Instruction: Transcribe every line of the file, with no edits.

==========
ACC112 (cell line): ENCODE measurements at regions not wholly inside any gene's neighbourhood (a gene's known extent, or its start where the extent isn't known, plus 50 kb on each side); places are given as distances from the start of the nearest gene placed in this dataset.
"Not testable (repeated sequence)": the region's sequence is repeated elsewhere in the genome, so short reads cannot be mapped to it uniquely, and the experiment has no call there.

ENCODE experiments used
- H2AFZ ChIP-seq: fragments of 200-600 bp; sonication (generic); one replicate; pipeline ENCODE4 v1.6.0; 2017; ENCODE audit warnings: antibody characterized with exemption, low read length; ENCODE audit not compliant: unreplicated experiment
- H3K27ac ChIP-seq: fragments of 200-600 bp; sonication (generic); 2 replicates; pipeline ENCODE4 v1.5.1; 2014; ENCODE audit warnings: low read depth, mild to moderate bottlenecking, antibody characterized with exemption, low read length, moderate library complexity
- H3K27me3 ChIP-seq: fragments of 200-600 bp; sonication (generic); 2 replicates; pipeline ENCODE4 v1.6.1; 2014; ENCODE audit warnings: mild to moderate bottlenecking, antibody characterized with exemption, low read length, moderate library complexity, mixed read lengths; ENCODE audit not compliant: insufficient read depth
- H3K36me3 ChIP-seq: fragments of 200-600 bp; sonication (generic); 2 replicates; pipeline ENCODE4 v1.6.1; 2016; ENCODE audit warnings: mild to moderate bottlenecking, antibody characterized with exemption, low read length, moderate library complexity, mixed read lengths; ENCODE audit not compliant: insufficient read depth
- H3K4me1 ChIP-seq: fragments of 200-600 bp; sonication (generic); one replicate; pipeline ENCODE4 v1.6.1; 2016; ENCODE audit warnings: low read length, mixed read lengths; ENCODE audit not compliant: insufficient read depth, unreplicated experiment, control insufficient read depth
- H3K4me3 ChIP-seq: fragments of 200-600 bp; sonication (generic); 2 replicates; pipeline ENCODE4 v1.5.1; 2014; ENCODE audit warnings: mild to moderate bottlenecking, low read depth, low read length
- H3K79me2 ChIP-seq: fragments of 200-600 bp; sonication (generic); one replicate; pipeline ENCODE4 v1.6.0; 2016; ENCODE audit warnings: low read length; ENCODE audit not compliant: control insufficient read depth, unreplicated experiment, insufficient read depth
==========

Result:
ACC112 (cell line): ENCODE measurements at regions not wholly inside any gene's neighbourhood (a gene's known extent, or its start where the extent isn't known, plus 50 kb on each side); places are given as distances from the start of the nearest gene placed in this dataset.
"Not testable (repeated sequence)": the region's sequence is repeated elsewhere in the genome, so short reads cannot be mapped to it uniquely, and the experiment has no call there.

ENCODE experiments used
- H2AFZ ChIP-seq: fragments of 200-600 bp; sonication (generic); one replicate; pipeline ENCODE4 v1.6.0; 2017; ENCODE audit warnings: antibody characterized with exemption, low read length; ENCODE audit not compliant: unreplicated experiment
- H3K27ac ChIP-seq: fragments of 200-600 bp; sonication (generic); 2 replicates; pipeline ENCODE4 v1.5.1; 2014; ENCODE audit warnings: low read depth, mild to moderate bottlenecking, antibody characterized with exemption, low read length, moderate library complexity
- H3K27me3 ChIP-seq: fragments of 200-600 bp; sonication (generic); 2 replicates; pipeline ENCODE4 v1.6.1; 2014; ENCODE audit warnings: mild to moderate bottlenecking, antibody characterized with exemption, low read length, moderate library complexity, mixed read lengths; ENCODE audit not compliant: insufficient read depth
- H3K36me3 ChIP-seq: fragments of 200-600 bp; sonication (generic); 2 replicates; pipeline ENCODE4 v1.6.1; 2016; ENCODE audit warnings: mild to moderate bottlenecking, antibody characterized with exemption, low read length, moderate library complexity, mixed read lengths; ENCODE audit not compliant: insufficient read depth
- H3K4me1 ChIP-seq: fragments of 200-600 bp; sonication (generic); one replicate; pipeline ENCODE4 v1.6.1; 2016; ENCODE audit warnings: low read length, mixed read lengths; ENCODE audit not compliant: insufficient read depth, unreplicated experiment, control insufficient read depth
- H3K4me3 ChIP-seq: fragments of 200-600 bp; sonication (generic); 2 replicates; pipeline ENCODE4 v1.5.1; 2014; ENCODE audit warnings: mild to moderate bottlenecking, low read depth, low read length
- H3K79me2 ChIP-seq: fragments of 200-600 bp; sonication (generic); one replicate; pipeline ENCODE4 v1.6.0; 2016; ENCODE audit warnings: low read length; ENCODE audit not compliant: control insufficient read depth, unreplicated experiment, insufficient read depth